After My Mother Died, Another Woman Took Me Under Her Jewish Wing
When I converted to Judaism, I found the ‘Jewish mother’ I never had—a woman who resembled my own mom in surprising ways
The event I consider to be proof of HaShem’s role in my winding up under Mim’s wing came about in the summer of 2007, when she and I were both in Israel with our shul. Friday evening found us all at a kibbutz in the north, getting ready to spend Shabbat with our community’s Israeli friends. It was a magical summer evening, with the clear, dry air of Israel around us, the sky turning breathtaking colors of pink and blue as the sun set. All of us were decked out in white, and it would be hard to imagine a more perfect Shabbos. Services ended and we made kiddush, and then Mim, whom I had been sitting next to, spontaneously turned and placed her hands on my head and with a beautiful smile gave me the Blessing of the Children, as younger parents around the room were also doing to their little kids. Lip trembling and eyes filling with tears, I accepted the blessing, the first blessing of any kind I had ever received in all my 40-plus years on earth and my two years as a Jew.
My mom loved me, but it never would have occurred to her in a million years to do something like bless me. Maybe I had to be a Jew before receiving that gift.
Mothers, in the best possible circumstances, are supposed to instruct their daughters on how to be in the world. They model ways of being and teach the things they can’t model themselves. Pat Gibby imparted to me some values she didn’t know were Jewish and that I didn’t recognize as Jewish until I met Mim: a deep and clear graciousness with other people, hospitality, appreciation for the beauty of creation. Most of all, perhaps, regarding the old adage that every Jewish girl is a princess to HaShem, my mother modeled a variety of feminine dignity (dignity born of intelligence) that I found also in Mim later on, when I was more prepared to hearken to the lesson and begin to cultivate it in myself.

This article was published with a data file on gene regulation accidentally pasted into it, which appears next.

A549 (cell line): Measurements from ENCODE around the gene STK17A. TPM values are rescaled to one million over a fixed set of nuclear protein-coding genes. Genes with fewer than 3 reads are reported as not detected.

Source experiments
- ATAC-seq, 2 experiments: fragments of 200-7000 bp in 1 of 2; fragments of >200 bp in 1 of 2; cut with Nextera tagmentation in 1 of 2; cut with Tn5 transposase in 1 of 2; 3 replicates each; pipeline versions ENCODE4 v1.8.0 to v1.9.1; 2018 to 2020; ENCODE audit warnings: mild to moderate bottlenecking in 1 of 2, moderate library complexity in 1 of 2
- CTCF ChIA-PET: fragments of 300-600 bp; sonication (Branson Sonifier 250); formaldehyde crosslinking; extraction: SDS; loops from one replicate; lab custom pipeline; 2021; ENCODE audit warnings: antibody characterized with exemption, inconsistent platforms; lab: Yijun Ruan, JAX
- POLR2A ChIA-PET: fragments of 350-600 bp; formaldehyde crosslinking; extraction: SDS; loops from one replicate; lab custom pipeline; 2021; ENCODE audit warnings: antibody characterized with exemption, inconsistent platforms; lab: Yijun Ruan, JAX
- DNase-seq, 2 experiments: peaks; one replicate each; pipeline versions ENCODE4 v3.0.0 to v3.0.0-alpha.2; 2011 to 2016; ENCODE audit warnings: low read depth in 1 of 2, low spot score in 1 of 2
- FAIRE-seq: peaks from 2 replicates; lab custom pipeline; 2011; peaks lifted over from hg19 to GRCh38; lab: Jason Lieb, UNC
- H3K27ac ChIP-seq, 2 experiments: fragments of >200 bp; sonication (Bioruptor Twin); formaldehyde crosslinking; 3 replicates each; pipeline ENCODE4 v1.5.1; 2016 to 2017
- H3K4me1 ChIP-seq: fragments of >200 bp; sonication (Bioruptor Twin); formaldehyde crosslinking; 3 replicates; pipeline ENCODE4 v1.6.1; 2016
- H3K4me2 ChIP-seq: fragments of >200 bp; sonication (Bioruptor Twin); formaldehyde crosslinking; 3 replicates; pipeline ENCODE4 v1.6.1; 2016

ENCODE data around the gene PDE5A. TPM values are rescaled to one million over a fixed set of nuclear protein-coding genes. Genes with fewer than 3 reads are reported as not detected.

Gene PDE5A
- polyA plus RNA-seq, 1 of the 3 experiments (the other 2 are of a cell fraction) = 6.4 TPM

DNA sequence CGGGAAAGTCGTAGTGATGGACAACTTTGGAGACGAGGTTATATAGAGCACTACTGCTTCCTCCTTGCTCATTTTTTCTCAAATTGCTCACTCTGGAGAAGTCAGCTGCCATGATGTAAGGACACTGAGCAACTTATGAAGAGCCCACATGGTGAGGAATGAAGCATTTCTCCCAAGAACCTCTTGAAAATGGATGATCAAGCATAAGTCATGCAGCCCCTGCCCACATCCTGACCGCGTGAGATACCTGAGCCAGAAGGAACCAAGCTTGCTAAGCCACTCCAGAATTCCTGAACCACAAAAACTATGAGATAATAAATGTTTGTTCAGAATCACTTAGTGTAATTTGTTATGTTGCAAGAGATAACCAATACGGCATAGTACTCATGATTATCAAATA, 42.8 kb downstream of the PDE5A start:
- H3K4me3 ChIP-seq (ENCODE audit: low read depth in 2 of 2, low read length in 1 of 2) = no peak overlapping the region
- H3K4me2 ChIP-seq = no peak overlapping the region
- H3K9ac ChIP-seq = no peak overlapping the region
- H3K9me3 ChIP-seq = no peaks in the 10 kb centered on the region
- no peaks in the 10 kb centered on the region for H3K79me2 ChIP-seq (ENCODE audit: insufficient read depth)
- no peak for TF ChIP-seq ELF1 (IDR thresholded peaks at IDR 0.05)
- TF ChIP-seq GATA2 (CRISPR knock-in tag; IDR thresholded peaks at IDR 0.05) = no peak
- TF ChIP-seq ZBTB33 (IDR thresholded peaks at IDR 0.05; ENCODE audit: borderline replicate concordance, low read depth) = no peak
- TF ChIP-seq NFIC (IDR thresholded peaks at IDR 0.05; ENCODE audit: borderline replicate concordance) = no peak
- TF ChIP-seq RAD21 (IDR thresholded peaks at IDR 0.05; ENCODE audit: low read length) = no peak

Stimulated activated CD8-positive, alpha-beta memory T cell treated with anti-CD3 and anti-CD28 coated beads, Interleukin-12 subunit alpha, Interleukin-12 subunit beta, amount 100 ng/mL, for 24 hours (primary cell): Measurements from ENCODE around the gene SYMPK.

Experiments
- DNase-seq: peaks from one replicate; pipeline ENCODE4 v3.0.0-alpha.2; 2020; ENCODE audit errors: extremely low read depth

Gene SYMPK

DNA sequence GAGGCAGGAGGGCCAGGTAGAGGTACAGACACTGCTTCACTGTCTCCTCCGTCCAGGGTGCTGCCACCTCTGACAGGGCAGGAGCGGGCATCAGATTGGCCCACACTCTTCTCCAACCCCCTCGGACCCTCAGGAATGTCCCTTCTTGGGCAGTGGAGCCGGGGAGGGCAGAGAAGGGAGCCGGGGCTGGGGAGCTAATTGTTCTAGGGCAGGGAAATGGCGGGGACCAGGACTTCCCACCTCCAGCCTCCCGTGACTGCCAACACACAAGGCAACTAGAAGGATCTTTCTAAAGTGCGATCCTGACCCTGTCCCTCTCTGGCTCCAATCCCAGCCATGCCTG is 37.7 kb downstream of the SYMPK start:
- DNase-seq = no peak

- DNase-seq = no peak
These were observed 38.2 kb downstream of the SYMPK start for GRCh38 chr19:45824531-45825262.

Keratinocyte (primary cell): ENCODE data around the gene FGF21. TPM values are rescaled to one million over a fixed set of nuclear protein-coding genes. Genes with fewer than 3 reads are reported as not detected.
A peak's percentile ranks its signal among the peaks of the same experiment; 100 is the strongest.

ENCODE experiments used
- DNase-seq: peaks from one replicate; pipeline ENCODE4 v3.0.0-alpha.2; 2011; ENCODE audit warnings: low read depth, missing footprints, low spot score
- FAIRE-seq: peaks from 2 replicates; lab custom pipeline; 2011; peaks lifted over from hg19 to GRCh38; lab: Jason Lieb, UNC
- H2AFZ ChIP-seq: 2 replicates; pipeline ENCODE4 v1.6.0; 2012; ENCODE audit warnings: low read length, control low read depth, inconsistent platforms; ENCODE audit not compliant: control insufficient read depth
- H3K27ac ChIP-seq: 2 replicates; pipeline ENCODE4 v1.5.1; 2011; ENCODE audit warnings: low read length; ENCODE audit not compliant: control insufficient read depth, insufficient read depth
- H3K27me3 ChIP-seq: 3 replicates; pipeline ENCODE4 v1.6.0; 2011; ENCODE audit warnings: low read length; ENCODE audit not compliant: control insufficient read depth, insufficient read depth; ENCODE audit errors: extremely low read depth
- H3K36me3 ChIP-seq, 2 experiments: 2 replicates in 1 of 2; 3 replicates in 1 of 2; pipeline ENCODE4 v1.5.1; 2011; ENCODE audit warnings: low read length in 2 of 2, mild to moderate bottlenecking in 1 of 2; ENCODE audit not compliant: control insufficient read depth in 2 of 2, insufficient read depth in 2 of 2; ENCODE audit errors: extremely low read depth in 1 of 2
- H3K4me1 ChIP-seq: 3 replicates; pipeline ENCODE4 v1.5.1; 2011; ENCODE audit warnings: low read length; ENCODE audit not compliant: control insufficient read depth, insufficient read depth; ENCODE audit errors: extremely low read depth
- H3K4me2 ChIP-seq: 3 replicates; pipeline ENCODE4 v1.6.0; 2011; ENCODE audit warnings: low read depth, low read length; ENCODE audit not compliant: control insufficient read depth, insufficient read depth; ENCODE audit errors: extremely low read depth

If I could have simply observed my mother, from the outside, like a friend, I might have been encouraged to take more cues from her, and she might have been more readily forthcoming with the wisdom she had to teach. But I missed that opportunity, for the most part. She and I grew close in a new way just months before she died. Almost as soon as I was ready to be a dutiful (Jewish) daughter, my mother left me to continue her own journey. And eventually I met Mim, a conduit of the most appropriate kind of maternal care. She listens and advises but keeps the right kind of boundaries between us: the healthy boundaries of adult friends.
Last year, in trying to locate Italian Jewish songs, I discovered a hauntingly pretty melody for this time of year that combines a tune of lament with an unusual nusach for Eicha, the grief-stricken book we recite on Tisha B’Av. I played it over and over and tried to commit it to memory. This is exactly the kind of thing that, in times past, I would have called my mother up and sung to her over the phone, to share the prettiness with. She wouldn’t have known much about Jewish music, of course, but I would give anything to be able to share it with her now. Luckily for me, I do have a mom of sorts who I am confident will like it.
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The holiday never resonated for me, until I understood its message about connecting with other Jews—even Messianic ones